Biodiesel has largely been accepted as a suitable replacement for petroleum diesel on basis of its advantages over the later. The advantages include higher efficiency, relatively low emission profile, higher cetane number, renewability, lower sulfur content and safety of handling. However the obstacle to its full commercial application is the cost of production, with raw material cost estimated to be in the range of 70% - 95% of total production cost   . To avoid competition with food, other feedstock oils beside edible oils have been explored. These include waste cooking oil, non-edible plant oils such as jatropha oil, by-products from edible-oil refineries, waste animal and chicken fats. Use of this perceived cheap resource is envisaged to improve production economy of biodiesel fuel  .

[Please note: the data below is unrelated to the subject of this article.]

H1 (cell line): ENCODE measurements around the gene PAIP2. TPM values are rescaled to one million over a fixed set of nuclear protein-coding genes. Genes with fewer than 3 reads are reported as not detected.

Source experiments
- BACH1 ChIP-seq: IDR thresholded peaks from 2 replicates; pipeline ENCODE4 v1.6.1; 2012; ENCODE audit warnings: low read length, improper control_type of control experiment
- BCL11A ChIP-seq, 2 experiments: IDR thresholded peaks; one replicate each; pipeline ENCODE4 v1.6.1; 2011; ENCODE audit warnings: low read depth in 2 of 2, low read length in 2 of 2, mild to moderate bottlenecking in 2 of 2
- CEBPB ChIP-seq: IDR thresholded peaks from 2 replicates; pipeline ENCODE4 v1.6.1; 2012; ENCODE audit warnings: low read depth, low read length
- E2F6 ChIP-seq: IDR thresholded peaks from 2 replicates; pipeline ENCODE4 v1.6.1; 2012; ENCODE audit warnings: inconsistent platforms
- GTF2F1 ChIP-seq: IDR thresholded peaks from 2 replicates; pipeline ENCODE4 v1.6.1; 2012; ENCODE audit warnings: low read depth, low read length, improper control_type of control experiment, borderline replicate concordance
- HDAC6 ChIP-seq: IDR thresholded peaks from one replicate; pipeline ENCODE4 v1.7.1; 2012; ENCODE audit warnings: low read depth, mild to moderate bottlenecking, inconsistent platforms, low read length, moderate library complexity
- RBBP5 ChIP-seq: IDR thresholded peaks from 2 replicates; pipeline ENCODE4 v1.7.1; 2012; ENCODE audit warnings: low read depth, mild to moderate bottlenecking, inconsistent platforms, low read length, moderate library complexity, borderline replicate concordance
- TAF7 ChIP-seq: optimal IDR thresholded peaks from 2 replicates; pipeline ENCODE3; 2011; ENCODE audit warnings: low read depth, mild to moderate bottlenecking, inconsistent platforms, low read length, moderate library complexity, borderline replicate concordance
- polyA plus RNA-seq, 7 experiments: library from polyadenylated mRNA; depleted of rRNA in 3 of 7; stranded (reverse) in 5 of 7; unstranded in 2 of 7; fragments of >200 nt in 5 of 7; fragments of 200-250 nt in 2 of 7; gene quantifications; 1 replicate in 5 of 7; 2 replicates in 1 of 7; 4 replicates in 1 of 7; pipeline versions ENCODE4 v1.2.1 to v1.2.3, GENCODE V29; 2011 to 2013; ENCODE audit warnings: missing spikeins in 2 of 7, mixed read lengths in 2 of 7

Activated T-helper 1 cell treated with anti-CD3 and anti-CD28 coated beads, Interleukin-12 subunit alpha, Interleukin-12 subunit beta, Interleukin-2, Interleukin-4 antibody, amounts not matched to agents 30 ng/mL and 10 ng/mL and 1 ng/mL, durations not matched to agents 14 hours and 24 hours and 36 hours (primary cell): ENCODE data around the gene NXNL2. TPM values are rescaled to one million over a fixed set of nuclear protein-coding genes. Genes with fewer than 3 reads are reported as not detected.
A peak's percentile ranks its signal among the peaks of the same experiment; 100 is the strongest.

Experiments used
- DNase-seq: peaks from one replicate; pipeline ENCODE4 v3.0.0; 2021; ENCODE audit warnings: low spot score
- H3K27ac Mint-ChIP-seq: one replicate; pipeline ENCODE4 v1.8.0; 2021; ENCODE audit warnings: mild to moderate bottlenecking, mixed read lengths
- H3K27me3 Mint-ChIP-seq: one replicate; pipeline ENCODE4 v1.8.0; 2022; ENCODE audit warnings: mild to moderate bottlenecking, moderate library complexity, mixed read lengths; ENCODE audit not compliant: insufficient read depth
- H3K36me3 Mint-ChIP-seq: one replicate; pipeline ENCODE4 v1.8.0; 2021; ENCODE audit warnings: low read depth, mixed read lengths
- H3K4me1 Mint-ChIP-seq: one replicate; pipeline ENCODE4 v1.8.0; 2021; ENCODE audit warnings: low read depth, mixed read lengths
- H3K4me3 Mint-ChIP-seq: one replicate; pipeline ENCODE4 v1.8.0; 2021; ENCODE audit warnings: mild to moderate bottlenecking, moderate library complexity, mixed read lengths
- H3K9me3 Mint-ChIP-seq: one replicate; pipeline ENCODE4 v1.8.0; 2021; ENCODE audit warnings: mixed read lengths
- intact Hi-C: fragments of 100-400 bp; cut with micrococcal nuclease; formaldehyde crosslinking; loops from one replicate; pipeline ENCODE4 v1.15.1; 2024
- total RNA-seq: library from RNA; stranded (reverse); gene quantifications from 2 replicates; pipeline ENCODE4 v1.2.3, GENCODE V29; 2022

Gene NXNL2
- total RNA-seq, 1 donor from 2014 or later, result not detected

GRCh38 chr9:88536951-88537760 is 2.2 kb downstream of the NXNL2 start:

The most common method of processing oils into biodiesel is the transesterification reaction of oil/fat with primary alcohols such as methanol and ethanol in the presence of acid or alkali catalyst to produce fatty acid methyl or ethyl esters and glycerol as a by-product   . Transesterification reaction is influenced by several factors that include free fatty acid content, feedstock type and composition, water content in the oil, type of alcohol used and amount, reaction temperature and pressure, type of catalyst used, and intensity of agitation. The American Standard for Testing of Materials (ASTM D 6751-02) and European Standard (EN14214) provide the required specifications for a fatty acid ester product to be classified as “biodiesel fuel” (B100) or for use in blends with any petroleum-derived diesel fuel. From their study, Glenn et al.  and Van Gerpen et al.  showed that animal fats perform better in biodiesel production than other substrates. Common animal fats (tallow) and lard are used for biodiesel because they are largely composed of saturated fatty acids which can be pro- cessed easily. Another advantage is that biodiesel derived from animal fats is in high cetane numbers, leading to better diesel engine performance and reduced emissions. Animal fat can be processed into biodiesel usually by esterification and transesterification processes using a common alkaline catalyst such as sodium hydroxide (NaOH) or potassium hydroxide (KOH). The operating temperature for processing animal fat should be kept below 60˚C to avoid evaporation of methanol, which boils at approximately 60˚C. Too much catalyst should not be used when processing animal fat into biodiesel to avoid formation of excess soap which is detrimental to the process. The more FFA in the animal feedstock, the more soap is formed resulting in production loss.